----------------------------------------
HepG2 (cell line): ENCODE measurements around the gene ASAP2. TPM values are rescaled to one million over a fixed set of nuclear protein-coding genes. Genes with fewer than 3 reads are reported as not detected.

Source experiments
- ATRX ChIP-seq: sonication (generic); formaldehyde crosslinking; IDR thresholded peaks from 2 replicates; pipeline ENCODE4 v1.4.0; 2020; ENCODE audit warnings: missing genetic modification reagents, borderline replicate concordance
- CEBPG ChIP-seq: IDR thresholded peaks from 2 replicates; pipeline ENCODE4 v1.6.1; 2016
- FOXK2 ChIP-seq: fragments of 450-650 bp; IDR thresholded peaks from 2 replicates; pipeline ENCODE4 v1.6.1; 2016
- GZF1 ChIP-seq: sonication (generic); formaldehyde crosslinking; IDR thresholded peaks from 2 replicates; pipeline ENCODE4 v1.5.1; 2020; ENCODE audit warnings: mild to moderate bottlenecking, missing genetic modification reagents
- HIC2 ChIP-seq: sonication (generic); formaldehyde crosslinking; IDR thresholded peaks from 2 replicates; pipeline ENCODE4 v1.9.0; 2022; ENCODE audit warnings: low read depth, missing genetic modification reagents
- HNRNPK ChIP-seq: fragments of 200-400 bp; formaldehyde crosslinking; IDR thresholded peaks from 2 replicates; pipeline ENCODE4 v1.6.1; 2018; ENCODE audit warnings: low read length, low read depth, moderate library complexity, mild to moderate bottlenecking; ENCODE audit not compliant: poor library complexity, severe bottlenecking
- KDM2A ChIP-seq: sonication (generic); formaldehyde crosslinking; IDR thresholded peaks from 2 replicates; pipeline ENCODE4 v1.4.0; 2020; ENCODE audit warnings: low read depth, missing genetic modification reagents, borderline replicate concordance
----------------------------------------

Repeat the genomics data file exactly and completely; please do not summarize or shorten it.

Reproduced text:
HepG2 (cell line): ENCODE measurements around the gene ASAP2. TPM values are rescaled to one million over a fixed set of nuclear protein-coding genes. Genes with fewer than 3 reads are reported as not detected.

Source experiments
- ATRX ChIP-seq: sonication (generic); formaldehyde crosslinking; IDR thresholded peaks from 2 replicates; pipeline ENCODE4 v1.4.0; 2020; ENCODE audit warnings: missing genetic modification reagents, borderline replicate concordance
- CEBPG ChIP-seq: IDR thresholded peaks from 2 replicates; pipeline ENCODE4 v1.6.1; 2016
- FOXK2 ChIP-seq: fragments of 450-650 bp; IDR thresholded peaks from 2 replicates; pipeline ENCODE4 v1.6.1; 2016
- GZF1 ChIP-seq: sonication (generic); formaldehyde crosslinking; IDR thresholded peaks from 2 replicates; pipeline ENCODE4 v1.5.1; 2020; ENCODE audit warnings: mild to moderate bottlenecking, missing genetic modification reagents
- HIC2 ChIP-seq: sonication (generic); formaldehyde crosslinking; IDR thresholded peaks from 2 replicates; pipeline ENCODE4 v1.9.0; 2022; ENCODE audit warnings: low read depth, missing genetic modification reagents
- HNRNPK ChIP-seq: fragments of 200-400 bp; formaldehyde crosslinking; IDR thresholded peaks from 2 replicates; pipeline ENCODE4 v1.6.1; 2018; ENCODE audit warnings: low read length, low read depth, moderate library complexity, mild to moderate bottlenecking; ENCODE audit not compliant: poor library complexity, severe bottlenecking
- KDM2A ChIP-seq: sonication (generic); formaldehyde crosslinking; IDR thresholded peaks from 2 replicates; pipeline ENCODE4 v1.4.0; 2020; ENCODE audit warnings: low read depth, missing genetic modification reagents, borderline replicate concordance